If you are familiar with the “The Pragmatic Programmer”(written by Andy Hunt and Dave Thomas) then you will probably recognise the Pragmatic Bookshelf series of books, set up by Hunt and Thomas, in which Ship It! is included. This series of books sets itself apart by emphasising the practical aspects of delivering software, and also doing it well.
The book is split into the following chapters:
• Tools and Infrastructure
• Pragmatic Project Techniques
• Tracer Bullet Development
• Common Problems and How to Fix Them
From the very first chapter, the authors make it clear ‘Ship It!’ is not another methodology, “There is no single, right way to develop software. There are a lot of wrong ways…”. Instead, they have gathered together the ‘best’ bits’ of various styles and methodologies they have been directly involved with, and combined them into a practical approach with the focus on delivering a project. The authors do not expect you to necessarily implement everything they suggest all at once. Adopt one or two at time and determine if they work in your environment. This practical stance is reinforced throughout the book. A selection of the topics examined can be broadly listed as follows:
• Use source control (for anything you want to keep)
• Automate your build (one click)
• Use continuous integration
• Track issues and features
• Write tests and automate them
• Use mocking
• Build end-to-end stubbed systems (Tracer Bullet Development)
• Build teams and foster communication
It is easy to read and feels fresh. As another reviewer pointed out, “It's a rare book that speaks convincingly to both developers and managers, but this one does a good job”. There is a definite emphasis on the positive; it is about how to make projects succeed rather than a post-mortem of why they fail. The chapter “Common Problems and How to Fix Them” is a gem, with practical advice for developers, managers and customers.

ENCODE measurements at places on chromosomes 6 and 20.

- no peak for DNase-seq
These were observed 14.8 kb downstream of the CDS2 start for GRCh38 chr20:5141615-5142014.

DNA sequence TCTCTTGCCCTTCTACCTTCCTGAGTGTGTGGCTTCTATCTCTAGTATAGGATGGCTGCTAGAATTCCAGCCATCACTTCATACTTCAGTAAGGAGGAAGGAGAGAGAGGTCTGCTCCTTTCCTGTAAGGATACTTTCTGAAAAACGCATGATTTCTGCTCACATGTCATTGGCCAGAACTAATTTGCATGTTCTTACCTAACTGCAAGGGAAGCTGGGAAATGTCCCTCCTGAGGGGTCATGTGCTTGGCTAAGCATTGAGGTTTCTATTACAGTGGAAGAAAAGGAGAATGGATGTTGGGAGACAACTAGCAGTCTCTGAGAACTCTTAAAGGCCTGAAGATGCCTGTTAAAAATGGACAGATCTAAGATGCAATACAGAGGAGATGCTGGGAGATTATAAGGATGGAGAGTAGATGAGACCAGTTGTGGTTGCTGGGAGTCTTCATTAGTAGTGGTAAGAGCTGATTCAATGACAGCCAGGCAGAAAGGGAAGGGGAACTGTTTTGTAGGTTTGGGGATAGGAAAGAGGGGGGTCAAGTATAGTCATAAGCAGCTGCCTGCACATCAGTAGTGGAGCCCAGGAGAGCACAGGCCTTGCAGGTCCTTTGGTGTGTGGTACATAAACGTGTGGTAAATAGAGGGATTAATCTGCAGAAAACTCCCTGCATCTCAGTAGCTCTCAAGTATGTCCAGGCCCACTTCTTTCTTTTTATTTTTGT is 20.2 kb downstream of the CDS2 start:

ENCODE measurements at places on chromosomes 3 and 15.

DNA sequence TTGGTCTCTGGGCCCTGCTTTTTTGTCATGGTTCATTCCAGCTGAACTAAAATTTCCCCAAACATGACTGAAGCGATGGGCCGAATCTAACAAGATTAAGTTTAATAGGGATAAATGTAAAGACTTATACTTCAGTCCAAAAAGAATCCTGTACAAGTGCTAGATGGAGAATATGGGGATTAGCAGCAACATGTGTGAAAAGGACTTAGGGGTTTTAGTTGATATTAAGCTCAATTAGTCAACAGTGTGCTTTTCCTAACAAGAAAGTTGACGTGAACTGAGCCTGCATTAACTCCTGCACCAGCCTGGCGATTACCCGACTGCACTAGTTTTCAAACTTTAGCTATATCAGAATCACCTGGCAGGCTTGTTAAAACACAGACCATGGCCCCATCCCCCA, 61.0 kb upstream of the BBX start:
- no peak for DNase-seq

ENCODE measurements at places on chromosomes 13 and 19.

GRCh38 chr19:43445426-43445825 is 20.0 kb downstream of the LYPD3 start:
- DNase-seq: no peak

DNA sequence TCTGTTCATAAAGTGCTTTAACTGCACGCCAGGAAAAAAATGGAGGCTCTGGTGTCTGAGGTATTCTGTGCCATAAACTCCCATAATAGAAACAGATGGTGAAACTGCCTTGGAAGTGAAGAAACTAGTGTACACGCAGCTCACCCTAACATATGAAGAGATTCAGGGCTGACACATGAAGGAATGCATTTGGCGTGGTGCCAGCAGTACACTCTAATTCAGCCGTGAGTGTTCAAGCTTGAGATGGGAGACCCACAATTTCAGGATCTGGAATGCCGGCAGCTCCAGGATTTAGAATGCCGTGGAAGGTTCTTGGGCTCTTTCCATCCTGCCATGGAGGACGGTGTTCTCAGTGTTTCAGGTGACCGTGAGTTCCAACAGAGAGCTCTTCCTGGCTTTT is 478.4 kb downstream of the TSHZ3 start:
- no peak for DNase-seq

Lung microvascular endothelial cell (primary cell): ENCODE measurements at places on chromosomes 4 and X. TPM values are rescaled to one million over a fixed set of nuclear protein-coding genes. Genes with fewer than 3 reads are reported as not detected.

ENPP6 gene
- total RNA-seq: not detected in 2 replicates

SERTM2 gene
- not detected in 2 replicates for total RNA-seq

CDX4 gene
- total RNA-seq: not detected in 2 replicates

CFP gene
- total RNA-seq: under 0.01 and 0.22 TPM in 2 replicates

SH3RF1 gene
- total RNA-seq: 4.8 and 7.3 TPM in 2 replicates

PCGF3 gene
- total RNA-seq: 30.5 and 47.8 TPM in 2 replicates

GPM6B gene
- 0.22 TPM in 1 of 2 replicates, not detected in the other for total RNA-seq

In Appendix E: Issue Tracking Systems, I was surprised to see that Gemini from CounterSoft (http://www.countersoft.com/) was not mentioned. I have implemented it at several sites with minimal effort and it has been used by developers and users with great success.
In Tracer bullet development, I agree with the approach to the end-to-end working ‘stubbed‘ systems, but I would also add that methods should also be written in such a way that the release version will throw an exception in any method that has not been implemented (rather than just returning a dummy value). Otherwise, years from now, you might find yourself mentioned on the DailyWTF! In some ways, it would have been nice to have had a worked code example for this section, but I realise the authors did not want to limit themselves to one particular language and restrict the reach of this book; I think they made the right decision.
If you are an experienced developer, then you probably will not find anything revolutionary or truly new amongst its 200 pages, but you might find something that your current routine is missing. Is this book worth reading? Absolutely. I would not hesitate for a moment in saying go out and buy it. Highly recommended.
Disclosure: The Perth .NET User Group is a member of the O'Reilly User Group and Professional Association Program. O’Reilly make copies of their books available for user group libraries, and the copy reviewed here was kindly donated by O’Reilly. That said, it was not a factor in reviewing this book